San Diego Chargers 52, Denver Broncos 21
The Chargers are obviously that “hot team that nobody wants to face” right now, but that doesn’t mean they deserve to be in the playoffs. San Diego is three games behind New England in the standings, making them the beneficiaries of a flawed playoff system.
The reason Denver is not in the postseason is that six members of their defensive front seven shouldn’t be starting in the NFL. San Diego’s 289 yards rushing reaffirmed this.
LaDainian Tomlinson looks fresh, and so does Antonio Gates. Factor in the resurgence of the Charger offensive line and, suddenly, Norv Turner is a genius again.
Darren Sproles might be the best backup running back in the league right now. I’d be a little careful in describing him with the word “special” though.
In Week 2 Brandon Marshall caught 18 passes against the Chargers, which inspired me to refer to Antonio Cromartie as “Mrs. Brandon Marshall.” But Sunday night, Cromartie and the rest of the Charger defense limited Marshall to just 55 yards on six catches. Cromartie’s unflattering epithet is officially revoked.
Philadelphia Eagles 44, Dallas Cowboys 6
Everyone will talk about Tony Romo’s meltdowns in December and Wade Phillips’s lack of authority. Both subjects are fair, but neither encompasses the depth of the problem in Big D. Prominent as the Cowboys franchise is, it’s a franchise that hasn’t won a playoff game in 13 seasons. They haven’t had a winning record in December during that span either, and they’ve lost their last nine season finales overall.
The overriding difference in this contest was coaching. Despite not knowing all week if this game would hold any significance to them, the Eagle players were far more prepared than the Cowboy players. Jim Johnson toyed with Jason Garrett all afternoon, and Andy Reid instilled emotion and fire into his men, while Wade Phillips stood by with a look of bewilderment on his face.
Roy Williams, who spoke out about not getting the ball enough earlier in the week, was absolutely pathetic in this game. (Some reports have said that Williams has a foot injury.)
Pac Man Jones is a tremendous athlete who plays hard, but it’s obvious no one has ever had the gall to coach him. His fundamentals and awareness are nowhere near an NFL level.
Before the season began, we thought that this might be one final hurrah for several familiar veterans in Philly. But now, Donovan McNabb looks worthy of a new long-term contract, Brian Westbrook doesn’t seem doomed to hit the 30-year-old running back wall, offensive tackles Jon Runyan and Tra Thomas continue to be remarkably consistent each week and Brian Dawkins looks every bit the Pro Bowler that he is.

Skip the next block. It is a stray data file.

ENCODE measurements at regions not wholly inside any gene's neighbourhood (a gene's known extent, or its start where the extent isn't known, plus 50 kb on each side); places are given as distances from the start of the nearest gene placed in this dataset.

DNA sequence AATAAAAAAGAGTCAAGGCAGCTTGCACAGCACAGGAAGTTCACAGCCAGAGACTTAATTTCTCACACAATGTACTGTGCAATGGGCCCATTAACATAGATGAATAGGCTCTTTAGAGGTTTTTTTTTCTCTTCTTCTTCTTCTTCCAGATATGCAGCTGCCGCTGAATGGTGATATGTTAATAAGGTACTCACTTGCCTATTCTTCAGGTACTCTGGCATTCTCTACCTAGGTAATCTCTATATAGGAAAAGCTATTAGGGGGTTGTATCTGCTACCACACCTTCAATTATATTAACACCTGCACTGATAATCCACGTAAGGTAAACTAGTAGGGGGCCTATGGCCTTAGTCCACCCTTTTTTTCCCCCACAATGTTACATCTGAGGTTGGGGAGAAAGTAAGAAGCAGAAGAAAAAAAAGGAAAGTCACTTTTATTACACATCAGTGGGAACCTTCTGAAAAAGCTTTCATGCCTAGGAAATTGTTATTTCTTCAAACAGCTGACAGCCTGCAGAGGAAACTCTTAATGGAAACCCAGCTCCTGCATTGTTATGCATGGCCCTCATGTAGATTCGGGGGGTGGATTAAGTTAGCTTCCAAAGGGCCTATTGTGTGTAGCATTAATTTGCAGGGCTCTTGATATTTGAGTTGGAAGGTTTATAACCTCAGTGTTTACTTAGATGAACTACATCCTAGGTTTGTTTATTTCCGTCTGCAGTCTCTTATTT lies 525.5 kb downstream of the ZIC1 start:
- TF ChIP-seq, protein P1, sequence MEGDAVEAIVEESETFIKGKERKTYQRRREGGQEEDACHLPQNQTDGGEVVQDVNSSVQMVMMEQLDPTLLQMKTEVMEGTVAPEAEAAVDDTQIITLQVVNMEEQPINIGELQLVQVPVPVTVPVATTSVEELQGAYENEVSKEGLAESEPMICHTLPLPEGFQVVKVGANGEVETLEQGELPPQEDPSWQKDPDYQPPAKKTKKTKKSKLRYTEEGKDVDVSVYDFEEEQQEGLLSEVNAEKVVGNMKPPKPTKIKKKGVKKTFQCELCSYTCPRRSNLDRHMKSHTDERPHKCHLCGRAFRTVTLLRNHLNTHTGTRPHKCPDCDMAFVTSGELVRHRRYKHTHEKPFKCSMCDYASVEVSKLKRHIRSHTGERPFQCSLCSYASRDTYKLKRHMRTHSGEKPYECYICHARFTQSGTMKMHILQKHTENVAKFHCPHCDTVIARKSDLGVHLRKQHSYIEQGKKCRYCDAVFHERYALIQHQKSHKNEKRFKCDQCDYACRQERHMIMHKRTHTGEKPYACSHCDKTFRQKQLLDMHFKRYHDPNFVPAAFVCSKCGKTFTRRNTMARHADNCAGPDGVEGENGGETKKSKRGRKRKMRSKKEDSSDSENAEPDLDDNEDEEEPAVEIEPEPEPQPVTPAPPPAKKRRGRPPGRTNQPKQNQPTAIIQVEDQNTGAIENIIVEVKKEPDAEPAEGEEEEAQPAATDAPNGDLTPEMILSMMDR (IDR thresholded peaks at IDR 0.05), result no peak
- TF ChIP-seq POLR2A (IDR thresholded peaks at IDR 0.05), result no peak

The Eagles continue to get great play out of their front seven. Replacing Omar Gaither with Akeem Jordan has helped.
Baltimore Ravens 27, Jacksonville Jaguars 7
Last year, Baltimore, on their way to a 5-11 season, lost at Miami in Week 14. It was the Dolphins’ only win on the season. Now both teams are set to square off in the Wild Card round this Sunday. We might be looking at the most unlikely playoff matchup in NFL history.
Neither Ray Lewis nor Ed Reed will contend for the Defensive Players of the Year award, but ask yourself, Where would the Ravens be without these two?
Guys like Derrick Mason are what wins championships. The überconsistent veteran gutted out a bum shoulder to catch six passes for 77 yards in this game.
If Matt Ryan weren’t so darn good, we’d be talking about Joe Flacco as NFL Offensive Rookie of the Year.
Jacksonville’s VP of Football Operations Shack Harris shouldn’t be taking the fall for this team’s ’08 disaster. If Jacksonville weren’t a well-constructed team, people wouldn’t be so disappointed with their results. Harris did his job; there were coaches and players who didn’t do theirs.
Miami Dolphins 24, New York Jets 17
The Fins deserve to be heralded as one of the greatest turnaround stories in pro football history. There are four reasons for their resurgence: 1. Bill Parcells worked his magic. 2. (Pardon the cliché, but) Tony Sparano changed the culture. 3. Chad Pennington glued Parcells’ and Sparano’s efforts together. 4. Miami was never as bad as their 1-15 record to begin with.
Some of the biggest news of the week came Sunday morning when ESPN’s Chris Mortensen revealed that Bill Parcells could take $9 million and walk away should Wayne Huizenga successfully sell the team. Keep a close eye on this story.
Eric Mangini does not deserve to be fired. He got the Jets to the postseason his first year on the job, and this season, despite the disastrous final month, New York still improved their record by five games.
As a sportswriter, you don’t want to be one of the yokels who wrongly stated that Brett Favre was done. But I think he is. In recent years, Favre’s age has caught up to him late in the season. Of course, any talk about Favre’s future requires an obligatory grain of salt. The grain of salt here is that Favre and Mangini never quite seemed to be on the same page. With the head coach out, perhaps the quarterback will be more inclined to stay. This is just speculation…
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